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Wednesday, June 18 • 4:00pm - 5:30pm
POSTER.24 – Students as Key Stakeholders: Exploring Undergraduates’ Perceptions of Teaching and Learning in an Introductory Organic Chemistry Course

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In higher education across the country, many educators have been replacing some or all lecturing with in-class activities and formative assessments to enhance student learning and engagement. As such, it is not only important to theorize and assess the effectiveness of these movements, but also to gain an understanding of how students engage with and approach learning in these non-traditional settings. Students are key stakeholders in teaching and learning practices; therefore, their perceptions and feedback are significant to the curricular and pedagogical movements occurring in higher education within and outside of Canada (Author, 2012; Herreid & Schiller, 2013; Wieman, 2012).

In this poster presentation, we will examine undergraduate students’ perceptions of their learning strategies and experiences in an introductory organic chemistry course that encouraged active learning strategies. Organic chemistry is a challenging, cumulative course where students often struggle to develop meaningful learning strategies and easily fall behind (Grove & Bretz, 2012; Lynch & Trujillo, 2010). This particular course used a “flipped classroom” format and provided students with ample opportunity to practice/discuss their skills through in-class quizzes and worksheets, assignments, and an online discussion forum. Since this course offered a variety of interactive, formative feedback we were interested in understanding what moments, activities, or interactions students deemed as influencing (and changing) their learning strategies and experience in the course, and also why students’ held these views. Hour-long interviews were conducted with twenty-six students, which revealed a spectrum of raw and detailed feedback on their experiences in the course. While most of the students acknowledged that the course format/activities were designed to keep them engaged with the material and in contact with their peers/instructor, many of them expressed difficulty keeping up with the content and using the resources available to them. Almost every student mentioned that their lack of time management skills and reliance on “cramming” was disadvantageous to their learning. Students who were successful in the course attributed their success to their desire to take responsibility for their learning and to become more diligent in their pre-class preparation, to ask questions, and to focus on what they understood and did not understand. Students also offered advice on how the course structure could be improved and how incoming students could be successful in the course. The information presented in this poster will engage the STLHE community in discussions of how we may use students’ perceptions to inform our complex decisions about curriculum and pedagogy.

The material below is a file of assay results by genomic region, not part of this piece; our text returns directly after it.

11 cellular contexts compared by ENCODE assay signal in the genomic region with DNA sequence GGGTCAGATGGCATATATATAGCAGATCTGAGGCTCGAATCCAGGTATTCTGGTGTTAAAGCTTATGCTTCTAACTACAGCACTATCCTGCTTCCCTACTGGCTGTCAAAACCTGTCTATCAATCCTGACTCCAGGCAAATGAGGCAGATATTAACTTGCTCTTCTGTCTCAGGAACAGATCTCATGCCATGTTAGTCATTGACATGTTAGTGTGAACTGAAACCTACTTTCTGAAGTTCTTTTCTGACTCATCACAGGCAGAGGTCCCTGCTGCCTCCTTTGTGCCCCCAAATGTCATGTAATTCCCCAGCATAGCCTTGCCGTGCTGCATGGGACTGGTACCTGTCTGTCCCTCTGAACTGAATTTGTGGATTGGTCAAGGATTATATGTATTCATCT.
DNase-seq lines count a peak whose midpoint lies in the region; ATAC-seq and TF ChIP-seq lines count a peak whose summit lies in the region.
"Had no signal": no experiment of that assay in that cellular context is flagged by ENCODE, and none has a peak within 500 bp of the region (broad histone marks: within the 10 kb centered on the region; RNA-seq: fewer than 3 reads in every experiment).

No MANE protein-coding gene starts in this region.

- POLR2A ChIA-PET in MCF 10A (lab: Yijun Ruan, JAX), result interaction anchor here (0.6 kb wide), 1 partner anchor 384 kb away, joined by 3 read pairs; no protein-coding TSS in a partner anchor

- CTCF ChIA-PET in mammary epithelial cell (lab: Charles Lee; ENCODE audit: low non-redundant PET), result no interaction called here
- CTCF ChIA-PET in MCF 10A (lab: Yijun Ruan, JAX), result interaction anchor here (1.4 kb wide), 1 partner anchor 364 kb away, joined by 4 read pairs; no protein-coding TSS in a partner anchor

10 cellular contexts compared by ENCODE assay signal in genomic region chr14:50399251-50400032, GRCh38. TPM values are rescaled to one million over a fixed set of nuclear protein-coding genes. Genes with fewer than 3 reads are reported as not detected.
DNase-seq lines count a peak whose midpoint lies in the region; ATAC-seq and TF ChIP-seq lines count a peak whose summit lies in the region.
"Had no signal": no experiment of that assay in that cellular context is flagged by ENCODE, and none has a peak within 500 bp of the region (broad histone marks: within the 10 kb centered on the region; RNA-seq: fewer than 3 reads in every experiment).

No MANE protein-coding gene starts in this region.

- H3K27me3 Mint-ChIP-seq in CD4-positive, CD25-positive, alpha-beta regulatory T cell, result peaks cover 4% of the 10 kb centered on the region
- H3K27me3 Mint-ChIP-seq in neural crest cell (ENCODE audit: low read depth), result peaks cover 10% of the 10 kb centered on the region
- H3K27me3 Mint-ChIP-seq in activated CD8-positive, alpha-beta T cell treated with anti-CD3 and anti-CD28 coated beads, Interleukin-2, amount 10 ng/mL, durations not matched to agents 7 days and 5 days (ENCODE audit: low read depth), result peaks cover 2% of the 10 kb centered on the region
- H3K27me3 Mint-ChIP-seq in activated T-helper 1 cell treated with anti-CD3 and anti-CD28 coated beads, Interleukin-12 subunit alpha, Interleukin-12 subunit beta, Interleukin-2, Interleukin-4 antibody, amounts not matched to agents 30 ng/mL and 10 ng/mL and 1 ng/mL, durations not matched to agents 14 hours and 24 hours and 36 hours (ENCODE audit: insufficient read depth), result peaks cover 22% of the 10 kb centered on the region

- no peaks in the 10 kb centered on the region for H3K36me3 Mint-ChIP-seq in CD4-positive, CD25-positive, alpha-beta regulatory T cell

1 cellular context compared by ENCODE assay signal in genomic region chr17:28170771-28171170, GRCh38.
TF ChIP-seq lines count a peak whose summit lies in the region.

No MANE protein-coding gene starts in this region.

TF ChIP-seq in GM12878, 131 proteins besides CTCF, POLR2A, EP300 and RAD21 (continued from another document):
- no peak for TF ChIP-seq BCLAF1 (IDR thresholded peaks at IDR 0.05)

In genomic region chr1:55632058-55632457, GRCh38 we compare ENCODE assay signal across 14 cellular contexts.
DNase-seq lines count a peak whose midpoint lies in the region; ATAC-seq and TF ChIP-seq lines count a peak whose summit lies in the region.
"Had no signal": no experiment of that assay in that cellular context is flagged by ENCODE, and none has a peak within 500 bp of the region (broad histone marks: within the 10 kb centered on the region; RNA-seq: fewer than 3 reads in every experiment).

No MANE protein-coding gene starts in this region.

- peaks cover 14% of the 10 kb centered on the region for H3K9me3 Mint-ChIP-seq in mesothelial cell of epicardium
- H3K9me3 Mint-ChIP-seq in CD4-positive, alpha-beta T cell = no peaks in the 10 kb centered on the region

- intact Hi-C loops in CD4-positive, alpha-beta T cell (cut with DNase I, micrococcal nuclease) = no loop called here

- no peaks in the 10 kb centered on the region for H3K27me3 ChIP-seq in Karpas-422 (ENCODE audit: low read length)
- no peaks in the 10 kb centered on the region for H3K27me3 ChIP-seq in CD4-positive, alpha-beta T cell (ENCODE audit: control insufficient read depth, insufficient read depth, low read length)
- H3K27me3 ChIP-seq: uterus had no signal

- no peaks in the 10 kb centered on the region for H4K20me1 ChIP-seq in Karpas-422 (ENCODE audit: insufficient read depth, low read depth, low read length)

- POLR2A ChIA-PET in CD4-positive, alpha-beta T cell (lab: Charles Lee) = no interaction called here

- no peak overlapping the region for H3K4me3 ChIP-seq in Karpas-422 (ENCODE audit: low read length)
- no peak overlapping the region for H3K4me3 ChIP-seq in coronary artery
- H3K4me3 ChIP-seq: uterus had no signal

Wednesday June 18, 2014 4:00pm - 5:30pm
McArthur Hall

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